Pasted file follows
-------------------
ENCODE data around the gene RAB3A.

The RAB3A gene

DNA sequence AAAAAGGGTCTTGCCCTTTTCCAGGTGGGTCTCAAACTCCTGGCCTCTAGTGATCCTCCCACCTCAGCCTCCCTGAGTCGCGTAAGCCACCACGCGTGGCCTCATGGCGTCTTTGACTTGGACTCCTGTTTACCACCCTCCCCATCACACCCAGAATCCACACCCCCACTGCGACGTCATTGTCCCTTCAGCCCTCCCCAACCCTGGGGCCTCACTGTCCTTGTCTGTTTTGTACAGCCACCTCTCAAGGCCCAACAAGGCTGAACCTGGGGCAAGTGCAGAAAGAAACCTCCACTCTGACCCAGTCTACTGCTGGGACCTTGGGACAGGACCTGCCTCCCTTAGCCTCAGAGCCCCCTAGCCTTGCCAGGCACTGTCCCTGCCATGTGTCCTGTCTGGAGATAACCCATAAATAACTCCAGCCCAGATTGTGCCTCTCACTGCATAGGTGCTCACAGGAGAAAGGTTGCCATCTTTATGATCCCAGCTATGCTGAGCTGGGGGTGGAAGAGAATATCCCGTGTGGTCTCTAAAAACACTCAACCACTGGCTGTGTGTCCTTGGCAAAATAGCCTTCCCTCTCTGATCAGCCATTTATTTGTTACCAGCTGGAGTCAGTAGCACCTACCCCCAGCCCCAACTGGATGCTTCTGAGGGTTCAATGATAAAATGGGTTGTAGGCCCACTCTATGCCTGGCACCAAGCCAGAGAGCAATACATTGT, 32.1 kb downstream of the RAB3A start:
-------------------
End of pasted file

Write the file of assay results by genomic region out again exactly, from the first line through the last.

ENCODE data around the gene RAB3A.

The RAB3A gene

DNA sequence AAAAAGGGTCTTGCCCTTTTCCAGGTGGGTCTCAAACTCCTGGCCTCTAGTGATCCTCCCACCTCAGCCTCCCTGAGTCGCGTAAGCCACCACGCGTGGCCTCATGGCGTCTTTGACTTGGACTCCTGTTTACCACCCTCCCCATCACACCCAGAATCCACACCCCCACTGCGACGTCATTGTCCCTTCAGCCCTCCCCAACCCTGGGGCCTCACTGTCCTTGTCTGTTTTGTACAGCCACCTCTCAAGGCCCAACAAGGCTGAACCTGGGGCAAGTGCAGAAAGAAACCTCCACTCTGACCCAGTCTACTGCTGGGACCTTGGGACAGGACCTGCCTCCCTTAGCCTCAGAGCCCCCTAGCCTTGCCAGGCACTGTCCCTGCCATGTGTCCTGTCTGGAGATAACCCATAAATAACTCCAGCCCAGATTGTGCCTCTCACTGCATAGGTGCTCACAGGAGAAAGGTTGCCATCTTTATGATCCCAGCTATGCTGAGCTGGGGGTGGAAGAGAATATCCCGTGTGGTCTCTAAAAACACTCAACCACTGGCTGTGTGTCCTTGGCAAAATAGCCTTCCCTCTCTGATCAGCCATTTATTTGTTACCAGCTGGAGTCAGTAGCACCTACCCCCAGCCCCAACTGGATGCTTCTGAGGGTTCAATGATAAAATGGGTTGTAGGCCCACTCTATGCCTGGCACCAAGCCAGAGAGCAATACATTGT, 32.1 kb downstream of the RAB3A start: